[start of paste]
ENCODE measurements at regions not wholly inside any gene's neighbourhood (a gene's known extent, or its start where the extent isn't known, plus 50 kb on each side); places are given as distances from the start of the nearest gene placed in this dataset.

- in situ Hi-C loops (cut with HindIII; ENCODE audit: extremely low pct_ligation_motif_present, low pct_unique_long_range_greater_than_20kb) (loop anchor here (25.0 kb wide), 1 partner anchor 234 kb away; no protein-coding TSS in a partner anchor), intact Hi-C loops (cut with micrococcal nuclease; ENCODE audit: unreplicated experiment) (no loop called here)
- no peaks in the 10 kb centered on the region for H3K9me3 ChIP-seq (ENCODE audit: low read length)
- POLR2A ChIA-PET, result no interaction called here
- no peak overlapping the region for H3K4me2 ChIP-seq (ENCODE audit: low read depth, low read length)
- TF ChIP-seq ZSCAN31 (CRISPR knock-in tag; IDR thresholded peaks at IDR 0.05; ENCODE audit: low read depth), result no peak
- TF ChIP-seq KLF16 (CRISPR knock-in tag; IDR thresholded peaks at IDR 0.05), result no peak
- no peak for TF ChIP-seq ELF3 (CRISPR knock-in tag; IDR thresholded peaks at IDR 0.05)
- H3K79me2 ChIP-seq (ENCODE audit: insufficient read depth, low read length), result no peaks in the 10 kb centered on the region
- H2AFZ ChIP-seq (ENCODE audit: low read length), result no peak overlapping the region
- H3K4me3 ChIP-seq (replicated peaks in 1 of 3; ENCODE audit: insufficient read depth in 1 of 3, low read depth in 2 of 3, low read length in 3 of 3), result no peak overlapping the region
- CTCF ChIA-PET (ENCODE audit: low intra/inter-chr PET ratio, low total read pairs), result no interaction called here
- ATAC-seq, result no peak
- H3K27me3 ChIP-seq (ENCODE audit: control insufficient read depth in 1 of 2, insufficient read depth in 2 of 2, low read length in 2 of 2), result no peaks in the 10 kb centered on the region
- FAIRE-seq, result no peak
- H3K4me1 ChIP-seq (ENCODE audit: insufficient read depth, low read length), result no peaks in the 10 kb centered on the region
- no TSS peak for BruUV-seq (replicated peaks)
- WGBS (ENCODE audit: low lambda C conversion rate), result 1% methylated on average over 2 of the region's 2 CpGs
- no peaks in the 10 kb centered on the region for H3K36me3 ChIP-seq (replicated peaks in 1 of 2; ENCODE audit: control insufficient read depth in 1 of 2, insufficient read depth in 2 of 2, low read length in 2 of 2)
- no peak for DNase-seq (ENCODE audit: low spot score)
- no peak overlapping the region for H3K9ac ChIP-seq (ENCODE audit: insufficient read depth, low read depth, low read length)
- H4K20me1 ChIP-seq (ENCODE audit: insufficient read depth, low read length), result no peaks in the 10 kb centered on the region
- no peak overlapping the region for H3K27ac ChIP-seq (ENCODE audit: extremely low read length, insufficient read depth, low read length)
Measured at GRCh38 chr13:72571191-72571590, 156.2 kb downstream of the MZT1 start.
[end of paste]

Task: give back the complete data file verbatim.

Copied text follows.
ENCODE measurements at regions not wholly inside any gene's neighbourhood (a gene's known extent, or its start where the extent isn't known, plus 50 kb on each side); places are given as distances from the start of the nearest gene placed in this dataset.

- in situ Hi-C loops (cut with HindIII; ENCODE audit: extremely low pct_ligation_motif_present, low pct_unique_long_range_greater_than_20kb) (loop anchor here (25.0 kb wide), 1 partner anchor 234 kb away; no protein-coding TSS in a partner anchor), intact Hi-C loops (cut with micrococcal nuclease; ENCODE audit: unreplicated experiment) (no loop called here)
- no peaks in the 10 kb centered on the region for H3K9me3 ChIP-seq (ENCODE audit: low read length)
- POLR2A ChIA-PET, result no interaction called here
- no peak overlapping the region for H3K4me2 ChIP-seq (ENCODE audit: low read depth, low read length)
- TF ChIP-seq ZSCAN31 (CRISPR knock-in tag; IDR thresholded peaks at IDR 0.05; ENCODE audit: low read depth), result no peak
- TF ChIP-seq KLF16 (CRISPR knock-in tag; IDR thresholded peaks at IDR 0.05), result no peak
- no peak for TF ChIP-seq ELF3 (CRISPR knock-in tag; IDR thresholded peaks at IDR 0.05)
- H3K79me2 ChIP-seq (ENCODE audit: insufficient read depth, low read length), result no peaks in the 10 kb centered on the region
- H2AFZ ChIP-seq (ENCODE audit: low read length), result no peak overlapping the region
- H3K4me3 ChIP-seq (replicated peaks in 1 of 3; ENCODE audit: insufficient read depth in 1 of 3, low read depth in 2 of 3, low read length in 3 of 3), result no peak overlapping the region
- CTCF ChIA-PET (ENCODE audit: low intra/inter-chr PET ratio, low total read pairs), result no interaction called here
- ATAC-seq, result no peak
- H3K27me3 ChIP-seq (ENCODE audit: control insufficient read depth in 1 of 2, insufficient read depth in 2 of 2, low read length in 2 of 2), result no peaks in the 10 kb centered on the region
- FAIRE-seq, result no peak
- H3K4me1 ChIP-seq (ENCODE audit: insufficient read depth, low read length), result no peaks in the 10 kb centered on the region
- no TSS peak for BruUV-seq (replicated peaks)
- WGBS (ENCODE audit: low lambda C conversion rate), result 1% methylated on average over 2 of the region's 2 CpGs
- no peaks in the 10 kb centered on the region for H3K36me3 ChIP-seq (replicated peaks in 1 of 2; ENCODE audit: control insufficient read depth in 1 of 2, insufficient read depth in 2 of 2, low read length in 2 of 2)
- no peak for DNase-seq (ENCODE audit: low spot score)
- no peak overlapping the region for H3K9ac ChIP-seq (ENCODE audit: insufficient read depth, low read depth, low read length)
- H4K20me1 ChIP-seq (ENCODE audit: insufficient read depth, low read length), result no peaks in the 10 kb centered on the region
- no peak overlapping the region for H3K27ac ChIP-seq (ENCODE audit: extremely low read length, insufficient read depth, low read length)
Measured at GRCh38 chr13:72571191-72571590, 156.2 kb downstream of the MZT1 start.